• Chartered Financial Consultants (ChFC) advise small business owners and professionals in areas such as income tax, insurance, investments, retirement planning and estate planning.
  • Chartered Trust and Estate Planners specialize in trust and estate planning.
  • Registered Investment Advisors (RIA) advise high-net-worth clients on investment and portfolio management.

Is the CFP or CPA Harder?

Both certified financial planners (CFPs) and certified public accountants (CPAs) have to work hard for their certifications, but the chartered financial analysts (CFAs) may have to work hardest of all. Less than half of applicants successfully complete the CFA exam series, and often, the applicant must then wait an entire year before retaking the test.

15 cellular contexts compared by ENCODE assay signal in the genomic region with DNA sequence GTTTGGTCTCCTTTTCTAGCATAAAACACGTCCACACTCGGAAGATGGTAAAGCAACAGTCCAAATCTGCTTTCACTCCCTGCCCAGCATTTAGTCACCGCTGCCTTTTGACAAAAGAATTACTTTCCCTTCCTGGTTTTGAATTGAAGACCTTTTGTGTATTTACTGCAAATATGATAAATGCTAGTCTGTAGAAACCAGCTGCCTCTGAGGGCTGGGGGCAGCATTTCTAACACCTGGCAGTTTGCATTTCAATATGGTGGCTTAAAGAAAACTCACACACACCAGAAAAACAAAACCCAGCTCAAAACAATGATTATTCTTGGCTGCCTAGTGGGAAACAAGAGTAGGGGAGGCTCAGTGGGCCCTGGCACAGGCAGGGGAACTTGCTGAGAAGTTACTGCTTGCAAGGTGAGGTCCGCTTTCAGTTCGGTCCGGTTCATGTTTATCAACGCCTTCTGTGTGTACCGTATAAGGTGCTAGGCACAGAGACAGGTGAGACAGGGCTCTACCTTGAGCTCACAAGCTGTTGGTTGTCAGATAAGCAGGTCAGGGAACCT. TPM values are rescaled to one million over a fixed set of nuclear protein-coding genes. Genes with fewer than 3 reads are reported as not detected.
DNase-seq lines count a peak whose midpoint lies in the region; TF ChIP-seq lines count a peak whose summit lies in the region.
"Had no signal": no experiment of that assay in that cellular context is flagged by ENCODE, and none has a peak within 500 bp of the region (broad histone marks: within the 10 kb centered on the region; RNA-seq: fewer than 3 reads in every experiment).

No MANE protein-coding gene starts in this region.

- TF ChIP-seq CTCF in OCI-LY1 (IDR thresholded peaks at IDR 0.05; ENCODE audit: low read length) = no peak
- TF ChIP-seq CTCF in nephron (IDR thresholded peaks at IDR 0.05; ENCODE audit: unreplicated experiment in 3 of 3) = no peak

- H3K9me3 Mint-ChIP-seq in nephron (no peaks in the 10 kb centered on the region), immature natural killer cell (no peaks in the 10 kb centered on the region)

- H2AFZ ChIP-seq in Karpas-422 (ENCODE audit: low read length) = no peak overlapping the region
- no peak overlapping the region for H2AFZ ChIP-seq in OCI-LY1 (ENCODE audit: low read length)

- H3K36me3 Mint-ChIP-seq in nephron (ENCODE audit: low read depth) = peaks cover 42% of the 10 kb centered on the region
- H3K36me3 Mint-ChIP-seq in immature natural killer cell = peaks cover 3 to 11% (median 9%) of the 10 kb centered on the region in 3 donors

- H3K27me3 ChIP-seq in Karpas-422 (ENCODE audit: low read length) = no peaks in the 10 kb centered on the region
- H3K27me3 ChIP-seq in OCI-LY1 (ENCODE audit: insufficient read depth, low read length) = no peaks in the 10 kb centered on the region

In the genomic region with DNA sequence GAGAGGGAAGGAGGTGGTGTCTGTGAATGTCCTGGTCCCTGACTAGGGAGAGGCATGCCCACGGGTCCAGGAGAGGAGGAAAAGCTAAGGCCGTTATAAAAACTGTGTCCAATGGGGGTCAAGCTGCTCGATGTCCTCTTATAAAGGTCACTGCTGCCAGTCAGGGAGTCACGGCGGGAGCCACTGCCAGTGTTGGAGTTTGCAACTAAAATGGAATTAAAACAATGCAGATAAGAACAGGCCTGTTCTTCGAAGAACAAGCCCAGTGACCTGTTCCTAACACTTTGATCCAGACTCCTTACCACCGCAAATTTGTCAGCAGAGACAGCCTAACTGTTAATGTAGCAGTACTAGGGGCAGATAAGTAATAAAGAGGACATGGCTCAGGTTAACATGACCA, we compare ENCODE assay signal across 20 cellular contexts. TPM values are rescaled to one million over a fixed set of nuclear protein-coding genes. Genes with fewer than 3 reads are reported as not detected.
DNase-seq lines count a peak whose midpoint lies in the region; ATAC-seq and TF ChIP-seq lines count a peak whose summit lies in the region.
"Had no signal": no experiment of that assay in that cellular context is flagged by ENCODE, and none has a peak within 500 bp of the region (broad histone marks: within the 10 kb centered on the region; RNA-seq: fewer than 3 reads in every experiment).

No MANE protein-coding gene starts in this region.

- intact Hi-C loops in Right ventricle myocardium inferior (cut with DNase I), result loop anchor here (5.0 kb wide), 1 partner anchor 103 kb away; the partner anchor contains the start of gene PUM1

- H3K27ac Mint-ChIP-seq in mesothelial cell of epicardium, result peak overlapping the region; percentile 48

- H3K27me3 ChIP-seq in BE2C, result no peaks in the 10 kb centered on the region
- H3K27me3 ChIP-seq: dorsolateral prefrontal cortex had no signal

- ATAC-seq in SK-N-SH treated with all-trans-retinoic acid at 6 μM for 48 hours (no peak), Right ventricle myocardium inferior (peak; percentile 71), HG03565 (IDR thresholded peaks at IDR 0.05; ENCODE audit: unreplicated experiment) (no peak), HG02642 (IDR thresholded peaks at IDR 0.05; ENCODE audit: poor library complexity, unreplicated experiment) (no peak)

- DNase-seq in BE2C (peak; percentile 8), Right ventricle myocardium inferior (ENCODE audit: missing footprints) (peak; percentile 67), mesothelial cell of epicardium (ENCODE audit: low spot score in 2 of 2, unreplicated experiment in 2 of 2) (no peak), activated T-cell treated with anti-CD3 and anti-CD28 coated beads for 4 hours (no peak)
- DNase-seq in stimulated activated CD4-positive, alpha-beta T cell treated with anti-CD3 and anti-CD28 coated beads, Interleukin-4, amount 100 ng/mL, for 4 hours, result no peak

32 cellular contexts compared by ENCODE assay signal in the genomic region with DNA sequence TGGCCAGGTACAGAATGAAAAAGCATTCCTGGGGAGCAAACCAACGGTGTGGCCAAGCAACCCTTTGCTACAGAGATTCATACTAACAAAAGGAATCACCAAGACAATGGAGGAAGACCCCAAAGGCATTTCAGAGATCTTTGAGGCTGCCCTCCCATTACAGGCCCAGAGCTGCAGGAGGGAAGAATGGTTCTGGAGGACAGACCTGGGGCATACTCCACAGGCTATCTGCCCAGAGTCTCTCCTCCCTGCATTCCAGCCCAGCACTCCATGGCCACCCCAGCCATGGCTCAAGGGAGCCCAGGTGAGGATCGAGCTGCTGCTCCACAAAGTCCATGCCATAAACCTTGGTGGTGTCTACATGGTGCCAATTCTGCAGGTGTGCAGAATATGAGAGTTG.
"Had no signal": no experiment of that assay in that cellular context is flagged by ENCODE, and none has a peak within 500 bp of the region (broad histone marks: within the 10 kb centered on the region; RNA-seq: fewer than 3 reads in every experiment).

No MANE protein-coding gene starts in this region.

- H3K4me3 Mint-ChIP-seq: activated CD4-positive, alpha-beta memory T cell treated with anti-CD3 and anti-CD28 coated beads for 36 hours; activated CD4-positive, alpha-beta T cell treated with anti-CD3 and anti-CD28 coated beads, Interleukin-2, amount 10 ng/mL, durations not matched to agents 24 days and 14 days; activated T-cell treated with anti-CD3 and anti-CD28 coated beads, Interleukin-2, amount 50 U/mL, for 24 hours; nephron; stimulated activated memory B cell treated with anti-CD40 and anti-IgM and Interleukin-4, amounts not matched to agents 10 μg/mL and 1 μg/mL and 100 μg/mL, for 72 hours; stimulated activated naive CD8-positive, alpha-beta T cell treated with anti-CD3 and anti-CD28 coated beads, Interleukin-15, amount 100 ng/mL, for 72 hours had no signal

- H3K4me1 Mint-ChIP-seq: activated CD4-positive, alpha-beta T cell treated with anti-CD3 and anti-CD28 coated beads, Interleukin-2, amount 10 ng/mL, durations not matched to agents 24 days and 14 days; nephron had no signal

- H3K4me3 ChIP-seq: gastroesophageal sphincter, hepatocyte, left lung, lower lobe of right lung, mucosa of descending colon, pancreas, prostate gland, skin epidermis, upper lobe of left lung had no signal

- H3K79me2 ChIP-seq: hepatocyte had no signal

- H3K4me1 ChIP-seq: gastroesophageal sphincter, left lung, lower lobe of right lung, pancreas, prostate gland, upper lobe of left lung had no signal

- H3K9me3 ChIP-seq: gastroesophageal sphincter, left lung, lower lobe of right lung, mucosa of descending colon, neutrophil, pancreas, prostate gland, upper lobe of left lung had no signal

Certified Financial Planner Requirements

To earn CFP certification, an applicant must complete a rigorous certification process overseen by the Certified Financial Planner Board. They must have:

  • A bachelor’s degree
  • Additional education in insurance, retirement planning, income taxation, estate planning or investing
  • At least 3 years, or 4,000 hours, of experience in financial planning
  • Passed the complex, 10-hour CFP exam 

Certified Public Accountant Requirements

Not all accountants are certified. Accountants who pursue a CPA license must first earn a bachelor’s degree, and then amass relevant work experience. They must then complete the American Institute of Certified Public Accountants’ grueling 14-hour CPA exam to earn their certification. CPA license exam topics include: 

  • Business environments and concepts
  • Financial accounting and reporting
  • Audit and attestation
  • Regulation

CPAs are responsible for maintaining continuing education hours every year.

Chartered Financial Analyst Requirements